Described by some as a wonder of Gothic Revival architecture, by others as a 'pseudo-Gothic monstrosity', the University of Pittsburgh's 42-storey Cathedral of Learning is the tallest educational building in the western hemisphere; the world's tallest belongs to Moscow State University.
The University of Pittsburgh, itself one of the oldest universities in the United States (founded in 1787), grew out of a log cabin built at the confluence of the Allegheny and Monongahela rivers.
In the 1920s, then-Chancellor JG Bowman commissioned the architect Charles Klauder to design a grandiose new building to replace the temporary structures in which so much of the university was housed. The building, to be erected on a 14-acre site in the Oakland section of the city, was to be, in Bowman's words, 'a symbol of the life that Pittsburgh through the years had wanted to live'.
Why the architect, a Philadelphian, believed that Pittsburghers had always wanted to live in a Gothic skyscraper has never been adequately explained.
Construction of the building began in the late 1920s, but was delayed by the Depression. Schoolchildren in Pittsburgh helped raise funds for the Cathedral's completion by each donating one dime (ten cents) to 'buy a brick' towards the cost. A total of 97,000 thank-you certificates were issued.
Bowman's other major obstacle was the opposition of city leaders who felt that the structure was too tall. In retaliation, Bowman vowed to construct the skyscraper from the top down; quite feasible, due to its structural steel frame. First the steel frame was erected, then the floors were added, with Indiana limestone cladding around the frame.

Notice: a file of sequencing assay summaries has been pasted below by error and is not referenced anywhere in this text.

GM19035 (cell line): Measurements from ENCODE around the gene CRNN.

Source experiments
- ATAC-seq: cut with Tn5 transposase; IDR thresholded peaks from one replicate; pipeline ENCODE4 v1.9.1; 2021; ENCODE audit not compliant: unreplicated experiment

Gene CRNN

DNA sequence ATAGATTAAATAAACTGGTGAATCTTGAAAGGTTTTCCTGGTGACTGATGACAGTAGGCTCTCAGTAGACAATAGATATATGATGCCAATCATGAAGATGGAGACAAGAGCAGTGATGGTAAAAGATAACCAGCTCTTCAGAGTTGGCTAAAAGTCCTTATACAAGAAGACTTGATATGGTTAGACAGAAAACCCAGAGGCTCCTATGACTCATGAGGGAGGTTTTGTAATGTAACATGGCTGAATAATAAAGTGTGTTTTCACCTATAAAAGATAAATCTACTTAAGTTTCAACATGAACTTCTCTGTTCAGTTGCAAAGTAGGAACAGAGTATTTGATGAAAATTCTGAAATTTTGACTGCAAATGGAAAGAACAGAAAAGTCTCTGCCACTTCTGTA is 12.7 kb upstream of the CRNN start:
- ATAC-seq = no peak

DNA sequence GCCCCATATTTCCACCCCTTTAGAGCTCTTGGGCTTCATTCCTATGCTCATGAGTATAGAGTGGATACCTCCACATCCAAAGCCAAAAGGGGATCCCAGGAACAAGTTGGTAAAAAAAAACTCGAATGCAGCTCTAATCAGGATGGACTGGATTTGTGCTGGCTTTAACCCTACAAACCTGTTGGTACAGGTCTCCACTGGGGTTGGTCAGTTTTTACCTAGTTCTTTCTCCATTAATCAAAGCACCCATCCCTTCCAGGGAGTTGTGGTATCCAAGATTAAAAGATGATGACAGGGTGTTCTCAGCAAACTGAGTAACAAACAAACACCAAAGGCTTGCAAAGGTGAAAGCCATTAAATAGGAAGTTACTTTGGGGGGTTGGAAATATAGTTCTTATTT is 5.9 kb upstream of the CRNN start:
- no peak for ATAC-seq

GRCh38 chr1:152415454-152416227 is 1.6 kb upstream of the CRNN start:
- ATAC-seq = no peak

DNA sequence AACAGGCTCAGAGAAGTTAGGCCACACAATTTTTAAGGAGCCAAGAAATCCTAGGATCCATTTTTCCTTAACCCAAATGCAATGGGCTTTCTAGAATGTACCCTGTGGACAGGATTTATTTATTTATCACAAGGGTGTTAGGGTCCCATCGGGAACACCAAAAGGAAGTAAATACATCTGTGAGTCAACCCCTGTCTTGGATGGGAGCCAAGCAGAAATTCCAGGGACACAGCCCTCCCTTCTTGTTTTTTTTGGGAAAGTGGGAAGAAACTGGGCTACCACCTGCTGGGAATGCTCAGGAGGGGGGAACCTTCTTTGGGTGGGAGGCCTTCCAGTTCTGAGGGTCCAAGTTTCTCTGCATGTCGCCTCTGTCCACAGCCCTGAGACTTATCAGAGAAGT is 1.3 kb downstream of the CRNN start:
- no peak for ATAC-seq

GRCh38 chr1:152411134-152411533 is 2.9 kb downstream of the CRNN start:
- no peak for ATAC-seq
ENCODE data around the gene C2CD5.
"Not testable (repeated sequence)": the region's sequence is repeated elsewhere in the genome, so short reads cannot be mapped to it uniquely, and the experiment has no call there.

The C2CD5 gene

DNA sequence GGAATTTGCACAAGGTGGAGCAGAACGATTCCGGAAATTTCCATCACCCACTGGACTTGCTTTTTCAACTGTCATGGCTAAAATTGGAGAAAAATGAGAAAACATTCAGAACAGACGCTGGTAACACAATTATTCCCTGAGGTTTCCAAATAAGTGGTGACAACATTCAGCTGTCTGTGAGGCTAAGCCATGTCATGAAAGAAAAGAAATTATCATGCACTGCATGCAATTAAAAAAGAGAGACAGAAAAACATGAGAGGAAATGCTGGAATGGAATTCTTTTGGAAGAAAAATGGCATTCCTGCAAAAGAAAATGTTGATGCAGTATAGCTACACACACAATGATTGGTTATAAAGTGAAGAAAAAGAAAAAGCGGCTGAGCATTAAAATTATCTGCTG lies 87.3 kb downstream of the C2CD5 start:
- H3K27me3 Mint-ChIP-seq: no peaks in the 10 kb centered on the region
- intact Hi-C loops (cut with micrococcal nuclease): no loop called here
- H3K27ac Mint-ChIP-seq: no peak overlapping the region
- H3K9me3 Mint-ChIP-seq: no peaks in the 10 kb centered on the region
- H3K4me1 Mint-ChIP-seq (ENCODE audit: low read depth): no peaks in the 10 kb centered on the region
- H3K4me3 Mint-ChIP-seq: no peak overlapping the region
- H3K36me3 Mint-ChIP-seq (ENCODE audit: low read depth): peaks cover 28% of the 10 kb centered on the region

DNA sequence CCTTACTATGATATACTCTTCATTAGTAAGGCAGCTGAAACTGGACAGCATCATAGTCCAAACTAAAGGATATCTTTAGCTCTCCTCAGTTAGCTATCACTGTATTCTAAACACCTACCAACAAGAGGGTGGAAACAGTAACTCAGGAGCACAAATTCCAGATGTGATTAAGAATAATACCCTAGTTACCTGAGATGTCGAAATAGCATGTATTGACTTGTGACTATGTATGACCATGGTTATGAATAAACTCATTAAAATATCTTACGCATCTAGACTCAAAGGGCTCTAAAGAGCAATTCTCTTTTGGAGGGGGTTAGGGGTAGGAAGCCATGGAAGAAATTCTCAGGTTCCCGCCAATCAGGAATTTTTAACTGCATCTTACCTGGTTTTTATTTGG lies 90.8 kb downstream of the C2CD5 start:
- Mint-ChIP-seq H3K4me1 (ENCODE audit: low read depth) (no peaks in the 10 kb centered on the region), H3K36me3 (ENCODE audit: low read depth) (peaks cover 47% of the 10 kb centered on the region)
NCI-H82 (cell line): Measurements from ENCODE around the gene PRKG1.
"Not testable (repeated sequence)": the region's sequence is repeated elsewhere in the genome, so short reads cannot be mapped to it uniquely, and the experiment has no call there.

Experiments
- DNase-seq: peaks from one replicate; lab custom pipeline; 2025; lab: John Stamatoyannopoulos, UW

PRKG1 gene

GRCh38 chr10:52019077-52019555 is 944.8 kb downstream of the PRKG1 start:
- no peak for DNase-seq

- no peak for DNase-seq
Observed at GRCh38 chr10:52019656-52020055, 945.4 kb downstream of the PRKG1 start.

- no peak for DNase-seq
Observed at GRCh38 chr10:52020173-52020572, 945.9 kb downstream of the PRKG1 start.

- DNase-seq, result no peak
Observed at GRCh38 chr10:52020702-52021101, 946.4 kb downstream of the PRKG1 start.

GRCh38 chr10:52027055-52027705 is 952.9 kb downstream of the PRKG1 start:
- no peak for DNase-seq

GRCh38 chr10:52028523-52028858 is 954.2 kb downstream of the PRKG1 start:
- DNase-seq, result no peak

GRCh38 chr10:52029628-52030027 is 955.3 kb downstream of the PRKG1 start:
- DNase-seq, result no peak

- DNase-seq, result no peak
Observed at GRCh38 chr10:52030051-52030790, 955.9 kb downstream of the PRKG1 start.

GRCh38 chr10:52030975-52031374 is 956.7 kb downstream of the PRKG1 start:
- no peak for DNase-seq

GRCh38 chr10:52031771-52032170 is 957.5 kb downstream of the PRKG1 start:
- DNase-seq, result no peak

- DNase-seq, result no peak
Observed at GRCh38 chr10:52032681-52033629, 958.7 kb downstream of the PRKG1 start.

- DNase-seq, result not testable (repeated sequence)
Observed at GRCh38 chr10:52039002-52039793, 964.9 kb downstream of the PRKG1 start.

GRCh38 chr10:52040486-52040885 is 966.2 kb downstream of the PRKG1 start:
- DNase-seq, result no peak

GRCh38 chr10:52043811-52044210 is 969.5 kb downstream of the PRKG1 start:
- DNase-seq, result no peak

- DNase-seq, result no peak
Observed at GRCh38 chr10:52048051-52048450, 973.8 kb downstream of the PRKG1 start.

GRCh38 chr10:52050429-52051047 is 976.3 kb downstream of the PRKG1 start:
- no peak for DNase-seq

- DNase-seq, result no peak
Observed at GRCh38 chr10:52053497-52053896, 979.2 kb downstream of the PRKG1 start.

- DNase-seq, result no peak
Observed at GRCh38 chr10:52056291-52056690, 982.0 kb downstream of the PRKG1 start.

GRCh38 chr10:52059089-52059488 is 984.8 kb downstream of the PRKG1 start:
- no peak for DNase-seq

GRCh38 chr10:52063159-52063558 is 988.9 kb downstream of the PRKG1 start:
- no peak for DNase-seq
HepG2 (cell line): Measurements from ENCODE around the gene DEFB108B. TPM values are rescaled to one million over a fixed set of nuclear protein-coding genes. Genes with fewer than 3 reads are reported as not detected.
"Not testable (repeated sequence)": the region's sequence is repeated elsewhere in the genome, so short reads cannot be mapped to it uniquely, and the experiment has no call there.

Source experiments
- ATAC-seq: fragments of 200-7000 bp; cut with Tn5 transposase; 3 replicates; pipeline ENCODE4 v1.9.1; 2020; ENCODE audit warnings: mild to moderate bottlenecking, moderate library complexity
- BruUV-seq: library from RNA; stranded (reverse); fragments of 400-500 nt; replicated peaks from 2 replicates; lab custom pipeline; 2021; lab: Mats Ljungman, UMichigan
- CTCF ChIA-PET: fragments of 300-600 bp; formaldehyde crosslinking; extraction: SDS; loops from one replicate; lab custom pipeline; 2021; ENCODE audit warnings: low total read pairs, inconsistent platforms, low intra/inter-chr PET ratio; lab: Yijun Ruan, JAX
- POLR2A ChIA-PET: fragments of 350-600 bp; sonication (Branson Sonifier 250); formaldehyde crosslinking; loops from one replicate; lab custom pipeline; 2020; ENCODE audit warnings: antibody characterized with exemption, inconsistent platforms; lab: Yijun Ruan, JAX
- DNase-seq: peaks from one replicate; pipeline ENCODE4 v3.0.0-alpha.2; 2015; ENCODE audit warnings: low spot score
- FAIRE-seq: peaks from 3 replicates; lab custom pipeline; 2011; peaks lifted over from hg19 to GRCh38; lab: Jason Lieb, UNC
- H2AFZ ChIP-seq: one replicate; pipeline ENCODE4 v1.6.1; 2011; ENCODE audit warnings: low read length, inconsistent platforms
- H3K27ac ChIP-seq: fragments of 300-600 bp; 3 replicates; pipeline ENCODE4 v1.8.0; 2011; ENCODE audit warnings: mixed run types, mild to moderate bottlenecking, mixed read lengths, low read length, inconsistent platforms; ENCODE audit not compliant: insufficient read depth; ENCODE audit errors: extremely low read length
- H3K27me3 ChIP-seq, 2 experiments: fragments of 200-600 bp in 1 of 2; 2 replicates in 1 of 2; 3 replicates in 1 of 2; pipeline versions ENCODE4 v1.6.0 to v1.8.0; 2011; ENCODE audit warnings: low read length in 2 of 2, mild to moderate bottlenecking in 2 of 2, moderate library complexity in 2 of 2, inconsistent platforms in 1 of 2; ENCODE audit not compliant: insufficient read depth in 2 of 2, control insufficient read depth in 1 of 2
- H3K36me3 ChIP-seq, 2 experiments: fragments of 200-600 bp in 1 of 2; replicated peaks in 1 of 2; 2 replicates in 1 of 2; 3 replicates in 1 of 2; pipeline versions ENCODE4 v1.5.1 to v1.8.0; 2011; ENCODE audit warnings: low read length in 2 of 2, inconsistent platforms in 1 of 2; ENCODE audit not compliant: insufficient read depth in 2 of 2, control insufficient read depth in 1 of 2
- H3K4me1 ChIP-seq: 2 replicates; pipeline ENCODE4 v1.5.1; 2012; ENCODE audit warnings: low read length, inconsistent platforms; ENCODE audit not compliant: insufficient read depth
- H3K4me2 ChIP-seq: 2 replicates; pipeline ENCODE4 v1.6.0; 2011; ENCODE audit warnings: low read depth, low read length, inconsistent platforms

Among the striking features of the Cathedral is the three-storey Commons Room, built in true Gothic style, with true Gothic arches. No steel was used: each arch is made of Indiana limestone.
The Cathedral of Learning was dedicated in 1937, but features continue to be added. The most striking feature is the series of 26 Nationality Rooms on the first and third floors, each representing the history and accomplishments of the nationality group that constructed it. Visitors' tours are conducted by student volunteers from the organisation Quo Vadis.
The largest of the Nationality Rooms is the English classroom, which incorporates a brick from Number 10 Downing Street. The smallest is the Irish classroom, a model monastic oratory. New rooms continue to be added, as money and ethnic pride permit.
In the Commons Room, the massive wrought-iron gates created by the blacksmith-artist Samuel Yellin still greet visitor and student alike, as they have for over half a century now, with the words of the poet Robert Bridges:
Here is eternal spring. For you the very stars of heaven are new.
- The Cathedral of Learning is located at 4200 Fifth Avenue, in the Oakland section of Pittsburgh, Pennsylvania. The building is open all the year round. Directions are available at Nationality Rooms Tours.
- A virtual tour can be experienced at The Nationality Rooms.